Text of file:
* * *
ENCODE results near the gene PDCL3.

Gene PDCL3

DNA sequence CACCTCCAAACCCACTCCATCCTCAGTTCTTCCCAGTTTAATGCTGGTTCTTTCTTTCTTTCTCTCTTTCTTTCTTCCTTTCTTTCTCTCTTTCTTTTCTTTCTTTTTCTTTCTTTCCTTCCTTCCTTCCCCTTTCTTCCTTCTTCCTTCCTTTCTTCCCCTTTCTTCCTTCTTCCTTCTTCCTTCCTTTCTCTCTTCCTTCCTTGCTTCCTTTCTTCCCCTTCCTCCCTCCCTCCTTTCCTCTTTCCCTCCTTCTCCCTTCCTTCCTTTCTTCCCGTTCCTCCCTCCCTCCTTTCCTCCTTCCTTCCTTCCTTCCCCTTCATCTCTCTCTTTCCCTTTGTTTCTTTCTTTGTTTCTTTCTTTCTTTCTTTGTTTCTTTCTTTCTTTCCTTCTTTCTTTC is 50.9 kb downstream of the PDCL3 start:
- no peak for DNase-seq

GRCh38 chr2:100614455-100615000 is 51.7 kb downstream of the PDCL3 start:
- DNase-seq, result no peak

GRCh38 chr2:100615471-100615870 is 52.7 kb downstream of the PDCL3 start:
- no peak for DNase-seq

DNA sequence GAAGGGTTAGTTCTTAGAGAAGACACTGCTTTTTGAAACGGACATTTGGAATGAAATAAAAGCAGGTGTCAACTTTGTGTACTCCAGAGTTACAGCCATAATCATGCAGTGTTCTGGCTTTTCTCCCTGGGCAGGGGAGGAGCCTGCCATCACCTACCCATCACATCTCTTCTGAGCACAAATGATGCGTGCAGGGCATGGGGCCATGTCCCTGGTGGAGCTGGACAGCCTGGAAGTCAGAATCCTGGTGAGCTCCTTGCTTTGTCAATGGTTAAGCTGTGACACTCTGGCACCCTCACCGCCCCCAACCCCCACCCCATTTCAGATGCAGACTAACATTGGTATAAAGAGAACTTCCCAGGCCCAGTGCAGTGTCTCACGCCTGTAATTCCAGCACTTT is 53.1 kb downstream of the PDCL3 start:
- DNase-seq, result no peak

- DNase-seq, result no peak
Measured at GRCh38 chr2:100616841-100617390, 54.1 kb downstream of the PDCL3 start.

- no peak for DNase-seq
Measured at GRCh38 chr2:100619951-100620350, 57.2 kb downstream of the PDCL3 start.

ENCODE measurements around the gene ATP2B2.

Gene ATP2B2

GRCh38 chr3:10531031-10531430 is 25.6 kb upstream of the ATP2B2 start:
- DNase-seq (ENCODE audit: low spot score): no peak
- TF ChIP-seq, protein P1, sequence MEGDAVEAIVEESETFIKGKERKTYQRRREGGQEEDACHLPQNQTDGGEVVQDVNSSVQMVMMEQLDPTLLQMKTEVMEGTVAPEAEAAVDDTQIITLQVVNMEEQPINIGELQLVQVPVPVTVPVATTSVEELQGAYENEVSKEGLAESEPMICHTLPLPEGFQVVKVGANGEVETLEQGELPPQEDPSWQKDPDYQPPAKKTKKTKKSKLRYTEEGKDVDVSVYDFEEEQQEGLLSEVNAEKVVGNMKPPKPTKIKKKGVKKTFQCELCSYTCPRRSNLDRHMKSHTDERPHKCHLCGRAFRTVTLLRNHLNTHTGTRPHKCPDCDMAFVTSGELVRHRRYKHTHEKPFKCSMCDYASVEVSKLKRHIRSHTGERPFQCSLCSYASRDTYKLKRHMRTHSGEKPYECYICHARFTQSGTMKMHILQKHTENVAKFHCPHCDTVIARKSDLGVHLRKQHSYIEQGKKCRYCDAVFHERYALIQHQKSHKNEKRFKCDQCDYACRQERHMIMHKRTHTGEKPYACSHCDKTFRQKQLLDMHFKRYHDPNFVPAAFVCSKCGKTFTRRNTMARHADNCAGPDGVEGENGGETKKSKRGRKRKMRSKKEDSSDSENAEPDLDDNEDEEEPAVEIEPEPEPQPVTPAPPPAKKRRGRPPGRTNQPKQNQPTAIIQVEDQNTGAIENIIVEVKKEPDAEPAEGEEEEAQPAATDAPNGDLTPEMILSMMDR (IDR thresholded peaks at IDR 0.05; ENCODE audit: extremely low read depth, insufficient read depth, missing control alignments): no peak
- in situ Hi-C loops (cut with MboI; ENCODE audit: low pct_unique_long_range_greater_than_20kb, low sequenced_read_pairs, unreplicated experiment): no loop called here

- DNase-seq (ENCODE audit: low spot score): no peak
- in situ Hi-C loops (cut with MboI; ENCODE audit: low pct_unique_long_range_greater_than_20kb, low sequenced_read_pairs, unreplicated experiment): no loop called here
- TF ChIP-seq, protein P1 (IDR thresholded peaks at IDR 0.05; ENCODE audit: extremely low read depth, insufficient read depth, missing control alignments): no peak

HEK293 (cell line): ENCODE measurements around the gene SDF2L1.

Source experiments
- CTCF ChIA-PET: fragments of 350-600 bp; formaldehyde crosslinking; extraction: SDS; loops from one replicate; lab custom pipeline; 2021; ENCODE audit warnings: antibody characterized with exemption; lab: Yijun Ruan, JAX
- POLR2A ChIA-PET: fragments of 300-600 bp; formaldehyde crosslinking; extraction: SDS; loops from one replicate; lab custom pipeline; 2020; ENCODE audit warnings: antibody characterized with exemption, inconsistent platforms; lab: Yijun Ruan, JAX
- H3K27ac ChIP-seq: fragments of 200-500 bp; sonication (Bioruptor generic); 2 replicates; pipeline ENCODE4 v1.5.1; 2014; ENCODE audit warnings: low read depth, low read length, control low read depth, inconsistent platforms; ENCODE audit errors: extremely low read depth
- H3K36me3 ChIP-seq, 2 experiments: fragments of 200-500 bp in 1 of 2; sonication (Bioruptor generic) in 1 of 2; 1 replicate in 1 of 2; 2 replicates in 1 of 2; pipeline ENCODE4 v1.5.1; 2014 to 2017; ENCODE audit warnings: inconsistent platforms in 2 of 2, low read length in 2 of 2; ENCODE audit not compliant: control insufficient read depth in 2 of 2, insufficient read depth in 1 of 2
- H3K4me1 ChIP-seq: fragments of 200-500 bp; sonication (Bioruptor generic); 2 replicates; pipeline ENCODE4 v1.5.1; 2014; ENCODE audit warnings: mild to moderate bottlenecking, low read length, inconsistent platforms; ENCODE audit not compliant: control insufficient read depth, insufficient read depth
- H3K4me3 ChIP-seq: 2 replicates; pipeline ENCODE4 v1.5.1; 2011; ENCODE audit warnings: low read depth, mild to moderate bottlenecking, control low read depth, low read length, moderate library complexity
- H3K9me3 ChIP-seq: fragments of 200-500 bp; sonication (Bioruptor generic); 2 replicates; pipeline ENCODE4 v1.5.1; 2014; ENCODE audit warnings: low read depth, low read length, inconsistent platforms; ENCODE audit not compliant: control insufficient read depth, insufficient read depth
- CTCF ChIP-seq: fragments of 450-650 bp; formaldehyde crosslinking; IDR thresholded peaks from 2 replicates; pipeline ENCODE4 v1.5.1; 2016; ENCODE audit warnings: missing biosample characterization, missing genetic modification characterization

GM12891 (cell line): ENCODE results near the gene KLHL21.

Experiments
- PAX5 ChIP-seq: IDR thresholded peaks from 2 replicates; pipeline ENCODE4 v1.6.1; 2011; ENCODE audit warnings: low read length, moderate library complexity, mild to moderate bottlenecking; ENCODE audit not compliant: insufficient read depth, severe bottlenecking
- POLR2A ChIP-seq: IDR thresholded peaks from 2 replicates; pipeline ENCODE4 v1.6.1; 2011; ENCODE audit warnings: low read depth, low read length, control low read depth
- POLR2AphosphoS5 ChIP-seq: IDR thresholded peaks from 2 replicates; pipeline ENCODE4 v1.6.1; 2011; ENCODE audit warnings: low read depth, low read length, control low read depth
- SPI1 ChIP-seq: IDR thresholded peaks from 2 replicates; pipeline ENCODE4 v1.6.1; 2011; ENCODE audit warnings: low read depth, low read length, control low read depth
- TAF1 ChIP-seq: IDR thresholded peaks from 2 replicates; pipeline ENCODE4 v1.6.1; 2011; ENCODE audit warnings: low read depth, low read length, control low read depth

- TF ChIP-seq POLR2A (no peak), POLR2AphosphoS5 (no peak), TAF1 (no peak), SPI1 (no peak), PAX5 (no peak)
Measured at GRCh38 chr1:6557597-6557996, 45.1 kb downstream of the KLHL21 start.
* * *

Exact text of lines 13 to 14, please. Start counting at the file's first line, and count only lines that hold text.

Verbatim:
- no peak for DNase-seq
Measured at GRCh38 chr2:100619951-100620350, 57.2 kb downstream of the PDCL3 start.